The only aspect of all this that makes sense is that those people born into a technology are less likely to hesitate to use it or fear it. Clearly, a toddler today who is playing with a smartphone at age two and using apps will have no problems using it in other more serious ways in kindergarten. If these young people are better at using a totally new technology than a 70 year old person, I will consider that more about an aging brain than a birth year.

Read More

blogs.discovermagazine.com/d-brief/2017/07/27/

ecdl.org/policy-publications/digital-native-fallacy

sciencedirect.com/science/

 

When Accepted Students Don't Show Up at College

I had a discussion with some colleagues after listening to an episode of NPR's Hidden Brain podcast about research that shows that between 10% and 40% of the kids who intend to go to college at the time of high school graduation don't actually show up in the fall.

I'm doing some consulting for a community college this summer and I asked if this seemed accurate for that school. It turned out that the previous week staff at the college had been asked to "cold call" students who registered for fall courses but were dropped for non-payment and never re-registered. The college's enrollment is down 10% and it is a big concern.

meltingThis phenomenon is sometimes called "summer melt."

It is puzzling why kids who made it through the admissions process and were accepted to a college of their choice, applied for and received financial aid, never showed up for classes.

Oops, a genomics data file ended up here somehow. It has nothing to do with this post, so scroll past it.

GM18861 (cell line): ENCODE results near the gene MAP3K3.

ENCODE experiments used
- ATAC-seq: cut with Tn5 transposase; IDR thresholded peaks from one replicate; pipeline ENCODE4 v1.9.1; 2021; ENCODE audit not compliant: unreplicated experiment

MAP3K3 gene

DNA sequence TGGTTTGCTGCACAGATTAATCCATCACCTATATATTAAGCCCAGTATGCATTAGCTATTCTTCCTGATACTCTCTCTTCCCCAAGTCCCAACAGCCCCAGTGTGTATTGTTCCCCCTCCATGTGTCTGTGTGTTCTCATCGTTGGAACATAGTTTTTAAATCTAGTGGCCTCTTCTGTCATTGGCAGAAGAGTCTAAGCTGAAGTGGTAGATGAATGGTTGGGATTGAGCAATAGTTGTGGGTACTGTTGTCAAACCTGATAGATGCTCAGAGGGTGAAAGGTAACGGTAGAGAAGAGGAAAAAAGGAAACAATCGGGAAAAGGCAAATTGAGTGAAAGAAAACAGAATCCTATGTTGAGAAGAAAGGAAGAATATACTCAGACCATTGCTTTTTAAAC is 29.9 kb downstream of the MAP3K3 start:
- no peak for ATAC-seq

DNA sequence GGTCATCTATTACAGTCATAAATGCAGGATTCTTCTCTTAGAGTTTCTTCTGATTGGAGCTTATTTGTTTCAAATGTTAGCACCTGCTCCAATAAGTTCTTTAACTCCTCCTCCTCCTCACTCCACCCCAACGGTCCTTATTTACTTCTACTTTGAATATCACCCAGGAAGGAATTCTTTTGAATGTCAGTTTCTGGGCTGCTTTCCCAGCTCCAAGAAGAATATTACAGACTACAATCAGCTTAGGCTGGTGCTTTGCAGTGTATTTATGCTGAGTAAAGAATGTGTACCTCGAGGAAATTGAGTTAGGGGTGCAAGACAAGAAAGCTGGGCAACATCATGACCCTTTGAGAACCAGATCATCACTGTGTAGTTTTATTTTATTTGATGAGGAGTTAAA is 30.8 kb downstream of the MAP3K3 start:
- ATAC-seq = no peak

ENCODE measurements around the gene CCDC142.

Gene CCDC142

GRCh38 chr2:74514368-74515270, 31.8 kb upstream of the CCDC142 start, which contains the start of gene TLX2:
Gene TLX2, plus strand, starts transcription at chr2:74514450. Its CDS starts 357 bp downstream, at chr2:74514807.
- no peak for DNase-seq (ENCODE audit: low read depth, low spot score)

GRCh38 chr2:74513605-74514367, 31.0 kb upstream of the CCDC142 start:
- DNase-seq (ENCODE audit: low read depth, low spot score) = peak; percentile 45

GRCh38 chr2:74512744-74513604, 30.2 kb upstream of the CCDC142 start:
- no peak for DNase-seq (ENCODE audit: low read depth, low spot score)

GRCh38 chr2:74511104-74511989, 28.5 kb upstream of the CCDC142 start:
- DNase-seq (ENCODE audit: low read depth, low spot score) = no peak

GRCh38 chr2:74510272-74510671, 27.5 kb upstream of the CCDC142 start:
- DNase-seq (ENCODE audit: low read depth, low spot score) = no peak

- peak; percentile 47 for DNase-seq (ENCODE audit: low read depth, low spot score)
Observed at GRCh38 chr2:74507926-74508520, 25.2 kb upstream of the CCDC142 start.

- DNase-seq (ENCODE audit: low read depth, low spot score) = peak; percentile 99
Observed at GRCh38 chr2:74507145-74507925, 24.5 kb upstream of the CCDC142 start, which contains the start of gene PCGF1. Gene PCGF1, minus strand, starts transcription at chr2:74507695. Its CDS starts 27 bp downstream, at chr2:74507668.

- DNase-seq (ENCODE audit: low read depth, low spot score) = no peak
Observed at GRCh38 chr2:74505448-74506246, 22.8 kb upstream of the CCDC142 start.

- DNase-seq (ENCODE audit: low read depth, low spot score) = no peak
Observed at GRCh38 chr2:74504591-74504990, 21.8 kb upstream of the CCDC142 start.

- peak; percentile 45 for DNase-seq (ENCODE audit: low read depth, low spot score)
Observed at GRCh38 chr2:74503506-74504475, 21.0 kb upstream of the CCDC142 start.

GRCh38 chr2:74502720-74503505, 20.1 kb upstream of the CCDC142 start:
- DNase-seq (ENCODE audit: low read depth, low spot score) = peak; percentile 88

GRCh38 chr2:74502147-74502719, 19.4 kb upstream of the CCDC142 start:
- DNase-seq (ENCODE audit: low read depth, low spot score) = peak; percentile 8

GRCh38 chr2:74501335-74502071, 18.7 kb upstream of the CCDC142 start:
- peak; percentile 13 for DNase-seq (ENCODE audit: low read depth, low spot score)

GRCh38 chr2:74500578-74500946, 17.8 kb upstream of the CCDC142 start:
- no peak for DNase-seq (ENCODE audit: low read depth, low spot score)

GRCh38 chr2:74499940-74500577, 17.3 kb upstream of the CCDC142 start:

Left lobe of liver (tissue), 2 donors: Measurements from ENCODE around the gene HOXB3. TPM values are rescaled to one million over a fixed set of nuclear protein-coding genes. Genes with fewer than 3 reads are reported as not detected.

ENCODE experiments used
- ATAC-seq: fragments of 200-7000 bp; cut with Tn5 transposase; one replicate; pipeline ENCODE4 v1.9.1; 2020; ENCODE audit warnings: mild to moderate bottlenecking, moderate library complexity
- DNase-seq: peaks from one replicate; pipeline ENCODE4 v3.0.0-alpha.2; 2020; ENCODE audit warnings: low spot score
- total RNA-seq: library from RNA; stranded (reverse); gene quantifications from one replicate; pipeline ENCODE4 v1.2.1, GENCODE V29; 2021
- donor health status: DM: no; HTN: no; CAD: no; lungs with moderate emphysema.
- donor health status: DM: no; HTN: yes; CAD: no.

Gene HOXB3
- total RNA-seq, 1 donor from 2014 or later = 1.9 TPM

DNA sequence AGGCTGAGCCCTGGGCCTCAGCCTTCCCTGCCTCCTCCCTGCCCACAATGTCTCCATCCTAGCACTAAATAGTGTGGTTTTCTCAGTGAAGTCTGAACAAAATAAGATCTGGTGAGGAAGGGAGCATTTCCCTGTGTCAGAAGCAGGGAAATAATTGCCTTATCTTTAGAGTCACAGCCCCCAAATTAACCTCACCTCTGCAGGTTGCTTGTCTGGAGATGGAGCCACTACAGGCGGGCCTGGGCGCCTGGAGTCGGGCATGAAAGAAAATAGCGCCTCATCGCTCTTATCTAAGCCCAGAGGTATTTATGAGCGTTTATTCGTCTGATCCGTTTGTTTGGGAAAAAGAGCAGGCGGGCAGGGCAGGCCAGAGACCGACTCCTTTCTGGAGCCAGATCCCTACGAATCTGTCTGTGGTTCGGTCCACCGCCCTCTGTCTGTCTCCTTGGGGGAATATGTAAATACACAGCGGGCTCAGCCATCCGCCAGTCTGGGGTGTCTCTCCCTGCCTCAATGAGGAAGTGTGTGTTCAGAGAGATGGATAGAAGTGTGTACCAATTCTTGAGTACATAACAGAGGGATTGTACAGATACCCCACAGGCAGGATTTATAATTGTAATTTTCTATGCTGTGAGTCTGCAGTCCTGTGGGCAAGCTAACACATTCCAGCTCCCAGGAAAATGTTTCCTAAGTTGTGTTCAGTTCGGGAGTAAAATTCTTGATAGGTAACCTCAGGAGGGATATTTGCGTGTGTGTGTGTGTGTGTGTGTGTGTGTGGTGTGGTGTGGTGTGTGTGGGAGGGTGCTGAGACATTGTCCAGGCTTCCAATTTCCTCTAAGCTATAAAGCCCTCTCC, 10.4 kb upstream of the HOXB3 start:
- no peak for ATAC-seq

At my urban community college, financial aid was the most common reason. They registered, but aid did not come through in time to pay the bill. The odd part - the "melt" - was that when their aid did come through, they didn't re-register.

Why? Some had lost interest or felt discouraged by the process. Some reevaluated going to college. Some were just lazy. A few staffers were able to walk students over the phone through re-enrolling, so part of the problem might be information and support from the college.

In the podcast, Lindsay Page, an education researcher now at the University of Pittsburgh who did research while at Harvard, said "The rate with which kids who are college-intending do not actually get to college in the fall is surprisingly high. In one sample that we looked at in the Boston area, we find that upwards of 20% of kids who at the time of high school graduation say that they're continuing on to college don't actually show up in the fall."

This nationwide loss of seemingly college-intending students is particularly evident for those from low-income backgrounds.

But research has also identified relatively low cost interventions that can have a significant impact on alleviating the summer melt phenomenon and increasing college enrollment rates.

Page's research at Harvard was published in the "SDP Summer Melt Handbook: A Guide to Investigating and Responding to Summer Melt." In the report, they use “summer melt” to refer to a "different, but related phenomenon: when seemingly college-intending students fail to enroll at all in the fall after high school graduation. 'College-intending' students are those who have completed key college-going steps, such as applying and being accepted to college and applying for financial aid if their families qualify. In other cases, they have concretely signaled their intention to enroll in college on a high school senior exit survey. We consider a student to have “melted” if, despite being college-intending, she or he fails to attend college the following fall."